Beginning in the 1980s many North American Class I railroads began adding radio transmitters and mechanical voices to their defect detectors; as trains passed detectors, the mechanical or pre-recorded voice would sound out on the railroad's main road radio channel that a train has passed and note any defects that were found. Most often, after a train has passed such an equipped detector, the mechanical voice will report the railroad name, milepost or location, track number (if applicable), number of axles on the train that passed and the phrase "no defects" to indicate that no problems were detected on the train. Sometimes the location's ambient temperature and train speed are also noted by the mechanical voice. When a problem is detected, the mechanical voice will often start with a long, high pitch alarm tone followed by a description of the problem and the axle position within the train where the problem occurred. Crews can use their touch-tone hand radios to get the detector to repeat error messages. Defect detectors that are equipped with such a mechanical voice are often called talking detectors by railfans.
To this day some rail lines, mostly passenger routes with a very high traffic density, maintain centralized readout, non-talking detectors. This is due to the large and confusing volume of radio traffic a talking detector would generate. When an error signal is received a dispatcher or operator will contact the train via radio manually transmitting the error message and required action (like slow down, stop at next station or immediately stop).
Today defect detectors are often incorporated in monitoring platforms that are primarily used by railroads to more closely monitor the status of their trains. In countries where rail transport has been liberalised, infrastructure companies use defect detectors to check the quality and status of different train owners. The main concern of the infra owner is protecting their asset and preventing excessive damage. However, studies have been conducted to see whether defect detectors can be used to issue "penalties" to track-unfriendly vehicles (or provide discounts to those operators with track-friendly vehicles).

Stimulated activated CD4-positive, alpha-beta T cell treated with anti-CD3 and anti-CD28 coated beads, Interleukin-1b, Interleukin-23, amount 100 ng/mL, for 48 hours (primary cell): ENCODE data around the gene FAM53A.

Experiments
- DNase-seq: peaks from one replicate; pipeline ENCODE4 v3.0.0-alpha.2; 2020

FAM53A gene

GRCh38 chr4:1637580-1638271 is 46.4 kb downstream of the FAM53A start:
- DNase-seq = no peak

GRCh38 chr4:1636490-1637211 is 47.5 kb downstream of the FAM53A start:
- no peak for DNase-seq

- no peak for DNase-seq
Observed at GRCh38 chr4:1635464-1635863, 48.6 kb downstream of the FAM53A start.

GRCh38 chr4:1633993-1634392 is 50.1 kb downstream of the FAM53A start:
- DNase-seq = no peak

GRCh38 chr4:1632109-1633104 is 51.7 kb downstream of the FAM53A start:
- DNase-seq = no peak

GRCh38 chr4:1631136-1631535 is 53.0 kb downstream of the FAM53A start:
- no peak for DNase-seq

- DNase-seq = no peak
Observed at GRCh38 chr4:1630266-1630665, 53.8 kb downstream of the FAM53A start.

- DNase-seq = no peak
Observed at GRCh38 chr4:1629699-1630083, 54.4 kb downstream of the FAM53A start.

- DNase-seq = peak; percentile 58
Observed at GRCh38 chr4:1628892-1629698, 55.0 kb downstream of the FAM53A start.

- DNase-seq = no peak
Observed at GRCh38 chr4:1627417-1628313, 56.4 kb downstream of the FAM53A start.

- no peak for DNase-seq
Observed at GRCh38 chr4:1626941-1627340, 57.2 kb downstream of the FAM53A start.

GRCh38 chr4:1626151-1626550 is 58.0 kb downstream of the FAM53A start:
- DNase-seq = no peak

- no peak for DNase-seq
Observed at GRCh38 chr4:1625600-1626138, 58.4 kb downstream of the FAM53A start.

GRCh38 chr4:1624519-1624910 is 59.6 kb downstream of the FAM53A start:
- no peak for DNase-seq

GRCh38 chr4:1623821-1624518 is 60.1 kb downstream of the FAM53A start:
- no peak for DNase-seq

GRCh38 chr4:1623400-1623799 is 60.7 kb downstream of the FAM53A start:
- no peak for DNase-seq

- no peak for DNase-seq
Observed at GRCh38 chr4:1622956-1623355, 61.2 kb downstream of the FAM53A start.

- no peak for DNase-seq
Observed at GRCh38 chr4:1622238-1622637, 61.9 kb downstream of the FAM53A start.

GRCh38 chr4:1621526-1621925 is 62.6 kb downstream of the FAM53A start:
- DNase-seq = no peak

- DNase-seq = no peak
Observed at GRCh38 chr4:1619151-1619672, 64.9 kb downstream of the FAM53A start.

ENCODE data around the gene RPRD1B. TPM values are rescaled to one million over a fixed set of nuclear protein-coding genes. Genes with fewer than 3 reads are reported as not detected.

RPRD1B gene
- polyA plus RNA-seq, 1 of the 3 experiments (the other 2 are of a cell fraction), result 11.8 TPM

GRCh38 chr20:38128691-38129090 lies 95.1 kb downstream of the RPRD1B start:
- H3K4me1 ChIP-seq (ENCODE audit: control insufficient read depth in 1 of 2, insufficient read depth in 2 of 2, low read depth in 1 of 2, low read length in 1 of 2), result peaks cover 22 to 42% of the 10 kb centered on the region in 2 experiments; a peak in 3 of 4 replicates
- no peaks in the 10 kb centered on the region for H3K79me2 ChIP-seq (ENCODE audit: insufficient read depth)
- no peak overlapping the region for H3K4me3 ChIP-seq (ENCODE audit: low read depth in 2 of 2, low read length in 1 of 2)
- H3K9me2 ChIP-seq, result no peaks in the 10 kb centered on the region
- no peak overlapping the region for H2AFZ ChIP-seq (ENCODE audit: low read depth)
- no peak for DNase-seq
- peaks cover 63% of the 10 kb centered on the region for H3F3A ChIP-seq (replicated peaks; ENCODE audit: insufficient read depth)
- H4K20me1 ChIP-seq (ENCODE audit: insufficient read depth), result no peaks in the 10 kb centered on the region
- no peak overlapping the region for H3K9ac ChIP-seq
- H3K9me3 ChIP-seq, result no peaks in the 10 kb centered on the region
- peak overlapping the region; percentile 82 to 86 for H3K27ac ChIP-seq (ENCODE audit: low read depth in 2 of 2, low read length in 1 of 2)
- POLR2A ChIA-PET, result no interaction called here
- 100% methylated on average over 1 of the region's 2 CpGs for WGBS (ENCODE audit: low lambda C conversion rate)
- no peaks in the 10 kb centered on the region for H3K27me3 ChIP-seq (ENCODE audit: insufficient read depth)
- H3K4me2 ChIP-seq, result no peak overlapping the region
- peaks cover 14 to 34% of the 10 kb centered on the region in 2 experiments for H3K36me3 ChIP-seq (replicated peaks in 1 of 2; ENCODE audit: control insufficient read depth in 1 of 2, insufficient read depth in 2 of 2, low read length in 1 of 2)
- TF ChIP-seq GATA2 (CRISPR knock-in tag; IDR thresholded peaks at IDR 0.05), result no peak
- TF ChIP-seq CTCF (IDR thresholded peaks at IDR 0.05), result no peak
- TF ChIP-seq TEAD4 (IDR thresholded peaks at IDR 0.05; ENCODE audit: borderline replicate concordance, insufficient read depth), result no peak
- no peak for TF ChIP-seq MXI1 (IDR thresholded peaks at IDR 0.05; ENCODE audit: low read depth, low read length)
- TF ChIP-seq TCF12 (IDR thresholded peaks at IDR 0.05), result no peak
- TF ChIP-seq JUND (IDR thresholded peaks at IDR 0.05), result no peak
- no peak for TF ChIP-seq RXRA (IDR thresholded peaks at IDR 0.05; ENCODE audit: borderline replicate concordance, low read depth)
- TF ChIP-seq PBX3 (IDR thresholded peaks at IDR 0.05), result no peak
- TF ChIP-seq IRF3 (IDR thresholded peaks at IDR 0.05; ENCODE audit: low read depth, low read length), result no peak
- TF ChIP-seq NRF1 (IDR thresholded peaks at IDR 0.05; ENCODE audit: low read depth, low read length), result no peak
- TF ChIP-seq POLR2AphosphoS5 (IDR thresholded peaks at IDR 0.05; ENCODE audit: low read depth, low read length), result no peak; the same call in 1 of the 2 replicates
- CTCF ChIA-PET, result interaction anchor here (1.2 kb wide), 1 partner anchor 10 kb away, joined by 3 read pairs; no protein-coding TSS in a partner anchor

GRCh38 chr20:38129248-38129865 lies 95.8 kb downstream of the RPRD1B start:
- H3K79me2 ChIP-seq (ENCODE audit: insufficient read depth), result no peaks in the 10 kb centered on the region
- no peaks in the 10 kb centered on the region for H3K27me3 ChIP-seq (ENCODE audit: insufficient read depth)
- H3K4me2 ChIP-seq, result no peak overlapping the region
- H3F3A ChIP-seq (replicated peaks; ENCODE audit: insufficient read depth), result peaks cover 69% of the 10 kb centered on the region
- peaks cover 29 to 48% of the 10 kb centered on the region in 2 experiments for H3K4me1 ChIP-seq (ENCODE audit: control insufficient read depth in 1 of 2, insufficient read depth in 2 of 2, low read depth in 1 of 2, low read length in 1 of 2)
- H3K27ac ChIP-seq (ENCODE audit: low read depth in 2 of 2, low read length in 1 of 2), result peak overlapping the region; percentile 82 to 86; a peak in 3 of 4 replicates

Talking detectors are also used by railfans that are carrying scanners to listen in on the railroad's radio chatter. Railfans are often able to gauge where trains are by listening for the detectors' transmissions; in doing so, the railfans can more precisely predict when a train will pass a specific location to improve their chances of photographing the trains.
The sensors installed at defect detector locations can include and are explained:
- Hotbox or hot bearing detectors
Two infrared eyes sit on each side of the tracks staring up at the trains bearings. They register the radiation from every journal that passes over it. If a bearing reaches the maximum temperature for safe travel, the detector will flag and count it as a defect.
- Dragging equipment detectors
A column of cones sits across the whole width of the railroad (just like a cross tie) attached to a switch. Anything dragging from the train will hit this cone, thus pushing it back, thus breaking a contact. It then returns to its normal position to prepare for anything else that might be dragging under the train. The detector will register this action and flag it as a defect. Brittle bars are still used elsewhere, but still have to be repaired. Over time, dragging equipment detectors metal flaps need to be replaced because of extensive damage to them.
- High car or shifted load detectors
Two vertical white pads sit on each side of the train. Anything that is shifting over will be counted as a defect. It is mainly found on railroads where double-stack trains are prevalent, and where low vertical clearances, such as tunnels, are present.
- Wheel impact or sliding wheel detectors (often placed at the entrances of delicate high speed track like Amtrak's Northeast Corridor)
Wheel sensors along the tracks feel for flat spots on the trains wheels. Any flat wheel that becomes too dangerous to travel on (a big flat spot on the train wheel) will be counted as a defect.
A bridge spans the railroad with two laser beams that shine down on each side of the passing train. Anything that cuts through the beam will be counted as a defect. This sensor may also be integrated into the high car detector.
- Audio: CONRAIL Talking Detector in Depew, New York (.wav file)
- Audio: CONRAIL Talking Detector in Lancaster, New York (.wav file)
- Photos: 'Wheel Impact Load Detector' at Lara, Australia
- Western New York Railway Historical Society - (more talking detector audio clips)